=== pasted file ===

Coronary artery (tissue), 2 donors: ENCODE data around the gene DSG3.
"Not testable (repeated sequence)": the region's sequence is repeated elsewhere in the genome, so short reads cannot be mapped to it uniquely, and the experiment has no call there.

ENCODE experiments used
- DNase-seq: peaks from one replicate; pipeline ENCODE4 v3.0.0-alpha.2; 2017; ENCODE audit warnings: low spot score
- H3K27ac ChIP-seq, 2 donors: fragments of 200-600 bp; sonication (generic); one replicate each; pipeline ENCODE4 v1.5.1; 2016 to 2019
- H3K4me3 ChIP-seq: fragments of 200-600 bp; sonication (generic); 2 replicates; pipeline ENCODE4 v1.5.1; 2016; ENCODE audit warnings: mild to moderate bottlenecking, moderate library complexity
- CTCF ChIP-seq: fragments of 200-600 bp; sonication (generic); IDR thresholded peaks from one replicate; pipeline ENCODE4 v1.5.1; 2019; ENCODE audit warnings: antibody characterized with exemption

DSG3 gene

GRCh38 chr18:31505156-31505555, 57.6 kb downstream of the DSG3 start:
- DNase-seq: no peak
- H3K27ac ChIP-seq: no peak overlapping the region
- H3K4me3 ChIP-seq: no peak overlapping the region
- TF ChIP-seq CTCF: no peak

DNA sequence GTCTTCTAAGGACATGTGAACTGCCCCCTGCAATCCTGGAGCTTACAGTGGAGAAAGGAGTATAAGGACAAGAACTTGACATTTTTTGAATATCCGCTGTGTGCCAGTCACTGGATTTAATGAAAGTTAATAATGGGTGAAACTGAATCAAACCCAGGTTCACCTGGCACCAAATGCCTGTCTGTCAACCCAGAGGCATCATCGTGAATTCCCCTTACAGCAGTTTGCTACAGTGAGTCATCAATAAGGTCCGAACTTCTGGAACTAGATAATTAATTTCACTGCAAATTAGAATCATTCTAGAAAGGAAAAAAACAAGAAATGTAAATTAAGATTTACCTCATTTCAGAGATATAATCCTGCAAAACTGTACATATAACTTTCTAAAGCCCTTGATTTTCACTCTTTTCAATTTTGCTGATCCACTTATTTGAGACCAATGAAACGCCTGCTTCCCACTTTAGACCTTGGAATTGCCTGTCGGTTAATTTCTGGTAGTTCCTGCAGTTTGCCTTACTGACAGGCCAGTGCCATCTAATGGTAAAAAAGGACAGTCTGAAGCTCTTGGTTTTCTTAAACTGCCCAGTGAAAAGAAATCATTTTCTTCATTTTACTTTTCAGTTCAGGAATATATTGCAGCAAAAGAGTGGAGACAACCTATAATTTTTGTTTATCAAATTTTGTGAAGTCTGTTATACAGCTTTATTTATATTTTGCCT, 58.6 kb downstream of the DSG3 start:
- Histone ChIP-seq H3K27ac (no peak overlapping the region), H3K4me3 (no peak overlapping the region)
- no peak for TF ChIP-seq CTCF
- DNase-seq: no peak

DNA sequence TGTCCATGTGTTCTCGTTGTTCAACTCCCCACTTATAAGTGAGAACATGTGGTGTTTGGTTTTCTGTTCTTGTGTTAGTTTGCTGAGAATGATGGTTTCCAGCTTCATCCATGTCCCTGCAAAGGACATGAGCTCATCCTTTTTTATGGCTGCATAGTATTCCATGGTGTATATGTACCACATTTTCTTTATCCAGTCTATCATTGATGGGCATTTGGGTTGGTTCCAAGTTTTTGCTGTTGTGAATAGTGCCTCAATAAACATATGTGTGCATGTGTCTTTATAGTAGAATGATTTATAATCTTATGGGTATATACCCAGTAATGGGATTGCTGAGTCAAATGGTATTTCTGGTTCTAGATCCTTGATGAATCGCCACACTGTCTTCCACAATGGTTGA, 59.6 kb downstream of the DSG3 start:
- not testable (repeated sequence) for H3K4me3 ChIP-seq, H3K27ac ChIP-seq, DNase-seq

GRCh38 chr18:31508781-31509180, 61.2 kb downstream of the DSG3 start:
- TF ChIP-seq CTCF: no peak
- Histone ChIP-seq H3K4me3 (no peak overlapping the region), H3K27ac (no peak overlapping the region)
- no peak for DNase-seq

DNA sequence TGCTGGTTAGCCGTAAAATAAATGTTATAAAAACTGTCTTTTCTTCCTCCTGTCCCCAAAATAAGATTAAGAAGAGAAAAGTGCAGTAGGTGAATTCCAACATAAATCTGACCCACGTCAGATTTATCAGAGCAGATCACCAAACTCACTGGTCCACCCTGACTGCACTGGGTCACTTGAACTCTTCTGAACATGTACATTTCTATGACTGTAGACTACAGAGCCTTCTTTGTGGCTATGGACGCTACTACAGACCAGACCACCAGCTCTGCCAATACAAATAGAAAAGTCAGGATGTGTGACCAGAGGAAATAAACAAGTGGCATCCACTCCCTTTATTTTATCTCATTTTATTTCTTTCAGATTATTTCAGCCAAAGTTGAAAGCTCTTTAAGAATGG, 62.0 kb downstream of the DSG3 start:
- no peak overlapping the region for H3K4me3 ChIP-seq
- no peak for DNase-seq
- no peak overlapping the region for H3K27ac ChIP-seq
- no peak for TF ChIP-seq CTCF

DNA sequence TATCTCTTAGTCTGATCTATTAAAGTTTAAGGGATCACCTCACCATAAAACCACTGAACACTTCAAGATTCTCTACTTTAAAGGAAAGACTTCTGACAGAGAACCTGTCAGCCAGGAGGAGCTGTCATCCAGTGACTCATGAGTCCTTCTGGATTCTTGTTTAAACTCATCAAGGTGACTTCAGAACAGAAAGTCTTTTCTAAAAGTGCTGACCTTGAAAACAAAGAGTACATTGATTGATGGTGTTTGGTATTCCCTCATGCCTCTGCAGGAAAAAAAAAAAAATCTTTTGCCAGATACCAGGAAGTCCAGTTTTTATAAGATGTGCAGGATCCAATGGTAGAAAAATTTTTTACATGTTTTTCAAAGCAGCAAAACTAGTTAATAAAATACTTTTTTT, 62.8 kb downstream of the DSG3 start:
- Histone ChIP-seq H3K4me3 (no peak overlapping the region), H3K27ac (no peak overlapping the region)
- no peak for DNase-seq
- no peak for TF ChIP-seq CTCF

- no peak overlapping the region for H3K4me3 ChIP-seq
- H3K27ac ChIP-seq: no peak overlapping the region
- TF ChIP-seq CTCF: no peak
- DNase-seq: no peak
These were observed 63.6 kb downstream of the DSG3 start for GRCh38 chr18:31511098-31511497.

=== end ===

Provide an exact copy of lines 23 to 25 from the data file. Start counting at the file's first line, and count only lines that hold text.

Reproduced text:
- no peak for DNase-seq

DNA sequence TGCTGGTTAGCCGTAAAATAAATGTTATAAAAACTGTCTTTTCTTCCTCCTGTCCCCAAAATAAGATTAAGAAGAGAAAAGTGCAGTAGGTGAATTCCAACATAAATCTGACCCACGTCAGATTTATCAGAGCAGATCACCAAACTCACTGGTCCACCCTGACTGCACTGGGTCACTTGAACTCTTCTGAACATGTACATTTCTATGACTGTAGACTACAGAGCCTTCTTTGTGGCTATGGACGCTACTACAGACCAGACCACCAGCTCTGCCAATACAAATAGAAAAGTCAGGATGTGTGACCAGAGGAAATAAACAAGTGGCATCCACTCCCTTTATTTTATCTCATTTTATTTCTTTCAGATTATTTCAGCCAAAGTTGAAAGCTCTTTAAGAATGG, 62.0 kb downstream of the DSG3 start:
- no peak overlapping the region for H3K4me3 ChIP-seq